Microbiological Testing Survey

Sept. 4, 2009
In its August 2009 issue, RDH eVillage asked dental hygienists about the frequency they administer microbiological testing.

Although dental hygienists express an interest in learning more about microbiological testing for periodontal disease, 86% said they do not administer testing in their offices, according to an RDH eVillage survey conducted in the August 28, 2009, issue.

Of the 14 percent who do administer testing on patients, 7% said they do so with under five times a week. Five percent administer tests six to 20 times a week, and 2% use the tests more than 20 times a week.

“We administer tests on all our patients, because we found that, just because their gums appear healthy, it doesn't necessarily mean that they aren't harboring some of the more harmful bacteria,” one reader noted.

Another reader, though, said, “We stopped using it because insurance reimbursement did not cover our cost on the test.”

The RDH eVillage survey obtained 112 responses.

All but 1% of the hygienists indicated they have participated in continuing education for microbiological testing, or would be interested in learning more. The survey inquired about what format of continuing education was, or would be, “highly informative.” The formats rated as highly informative were:

  • 73%, a live continuing education seminar
  • 43% online CE programs
  • 43%, lunch-and-learn programs
  • 33%, journal articles
  • 10%, Internet groups

But all of the education on microbiological testing doesn’t necessarily translate to increased admiration for dentists. The survey asked if readers believe employers would pay more for a hygienist who knows about, and implements, microbiological testing. Seventy percent said they believe dentists would not pay more.

Other noteworthy comments from readers include:

  • This only makes logical sense. The medical field has been doing microbiological testing as a standard, why should dentistry be any different?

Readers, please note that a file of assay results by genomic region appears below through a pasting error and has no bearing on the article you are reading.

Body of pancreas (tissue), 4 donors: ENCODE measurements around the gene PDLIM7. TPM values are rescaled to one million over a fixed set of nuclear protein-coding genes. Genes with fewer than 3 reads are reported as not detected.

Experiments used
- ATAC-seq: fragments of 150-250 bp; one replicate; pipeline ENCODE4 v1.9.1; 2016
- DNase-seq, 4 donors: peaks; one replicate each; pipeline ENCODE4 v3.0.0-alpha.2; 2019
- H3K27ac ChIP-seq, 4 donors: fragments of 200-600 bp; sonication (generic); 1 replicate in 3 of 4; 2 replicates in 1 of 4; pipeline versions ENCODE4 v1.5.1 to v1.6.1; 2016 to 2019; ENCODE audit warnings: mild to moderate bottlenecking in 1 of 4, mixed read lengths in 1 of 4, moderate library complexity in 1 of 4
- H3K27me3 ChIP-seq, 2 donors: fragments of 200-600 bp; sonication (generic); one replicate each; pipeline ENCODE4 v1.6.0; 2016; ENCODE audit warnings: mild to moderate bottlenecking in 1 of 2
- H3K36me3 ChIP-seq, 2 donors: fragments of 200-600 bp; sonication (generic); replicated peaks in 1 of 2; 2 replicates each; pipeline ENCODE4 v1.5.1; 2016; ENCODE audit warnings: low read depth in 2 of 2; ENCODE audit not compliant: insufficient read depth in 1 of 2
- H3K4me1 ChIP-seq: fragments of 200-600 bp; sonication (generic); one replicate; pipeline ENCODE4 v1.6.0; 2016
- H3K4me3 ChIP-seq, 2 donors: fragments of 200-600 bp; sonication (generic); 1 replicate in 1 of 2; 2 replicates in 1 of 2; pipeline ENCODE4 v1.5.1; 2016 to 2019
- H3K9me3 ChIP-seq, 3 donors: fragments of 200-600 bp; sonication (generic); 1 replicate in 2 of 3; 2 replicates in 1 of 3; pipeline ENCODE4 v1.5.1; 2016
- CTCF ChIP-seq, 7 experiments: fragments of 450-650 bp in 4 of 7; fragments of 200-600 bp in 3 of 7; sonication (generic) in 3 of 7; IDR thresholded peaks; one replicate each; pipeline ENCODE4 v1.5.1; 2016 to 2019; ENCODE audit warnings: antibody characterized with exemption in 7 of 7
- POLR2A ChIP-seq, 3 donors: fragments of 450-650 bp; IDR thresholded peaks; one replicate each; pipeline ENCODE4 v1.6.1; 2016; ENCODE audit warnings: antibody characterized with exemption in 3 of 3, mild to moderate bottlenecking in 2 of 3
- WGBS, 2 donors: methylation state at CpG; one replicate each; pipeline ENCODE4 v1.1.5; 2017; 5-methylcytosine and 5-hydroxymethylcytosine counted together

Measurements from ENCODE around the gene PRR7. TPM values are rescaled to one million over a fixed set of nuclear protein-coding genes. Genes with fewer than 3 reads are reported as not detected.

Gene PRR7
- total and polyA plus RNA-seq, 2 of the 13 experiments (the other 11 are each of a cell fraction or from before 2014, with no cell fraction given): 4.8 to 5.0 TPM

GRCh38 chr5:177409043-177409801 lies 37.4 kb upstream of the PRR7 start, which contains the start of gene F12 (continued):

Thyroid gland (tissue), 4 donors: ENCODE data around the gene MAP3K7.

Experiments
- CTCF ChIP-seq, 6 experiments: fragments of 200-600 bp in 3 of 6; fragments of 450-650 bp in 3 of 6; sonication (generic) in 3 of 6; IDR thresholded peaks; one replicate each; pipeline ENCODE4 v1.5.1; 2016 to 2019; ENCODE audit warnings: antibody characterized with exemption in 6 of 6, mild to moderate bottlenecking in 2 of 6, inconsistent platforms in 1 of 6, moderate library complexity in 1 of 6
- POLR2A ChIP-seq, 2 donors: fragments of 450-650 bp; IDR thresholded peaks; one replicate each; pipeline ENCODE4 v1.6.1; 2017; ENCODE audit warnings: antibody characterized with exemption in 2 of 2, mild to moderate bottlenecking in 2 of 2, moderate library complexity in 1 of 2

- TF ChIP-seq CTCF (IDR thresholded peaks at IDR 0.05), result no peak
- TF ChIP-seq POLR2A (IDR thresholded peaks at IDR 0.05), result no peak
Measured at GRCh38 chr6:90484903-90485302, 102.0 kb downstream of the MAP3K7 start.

• We learned about microbiological testing at a CE meeting in April. The doctors that I work for don't see the need for it yet. I'm not sure that it would really help either. Except for providing a visual for the patient on the bacteria levels before and after. Also, the genetic testing is interesting, but not essential. It is hard to justify the extra expense. I would like to monitor C-reactive proteins before and after treatment. This way patient would understand the total body reaction.
  • I get a nice bonus for every test administered in our office. The doctor believes that it is our expertise that makes a patient aware and makes them healthier. It benefits the patients and the practice to do the testing therefore he pays $20 per test to the hygienist doing the test.
  • I feel that employers should pay more for a hygienist who has this knowledge and can increase practice production with this, but I doubt employers will pass this increase on to their employees. Rather, they will keep this for themselves. This has just been my experience with other practice building services.
  • We've been doing it for over two years and it's I still get amazed sometimes. How did we do it without it?
  • Microbiological testing has a long ways to go before it is useful on a daily basis. We are aware of bacterial complexes, which appear to be more virulent than individual bacteria. There is no significant literature that demonstrates that microbiological testing has a significantly positive affect on treatment results.
  • Been there, done that. We did it very routinely and then stopped. It has limitations, in that only a small segment of bacterial possibilities are tested for and only a few sites. It is easy to miss something. The results always indicated a need for the same antibiotic cocktail. Could not justify patient costs routinely. Still perform in certain situations. My knowledge and ability in this area was not cause for the dentist to pay me more.
  • This is an incredible diagnostic tool we have at our disposal and patients need to be informed that their periodontal disease is not about poor brushing and lack of flossing anymore. We can attack the disease process both clinically and systemically to increase the patients chance of success in reaching optimum oral health
  • We usually do testing on moderate and advanced perio patients (5mm +), sometimes on high-risk patients such as diabetics, and on patients that do not show response to treatment as well as expected.
  • I would hope to get each patient tested at a young age so prevention can be accomplished before caries/bacteria is an obvious problem.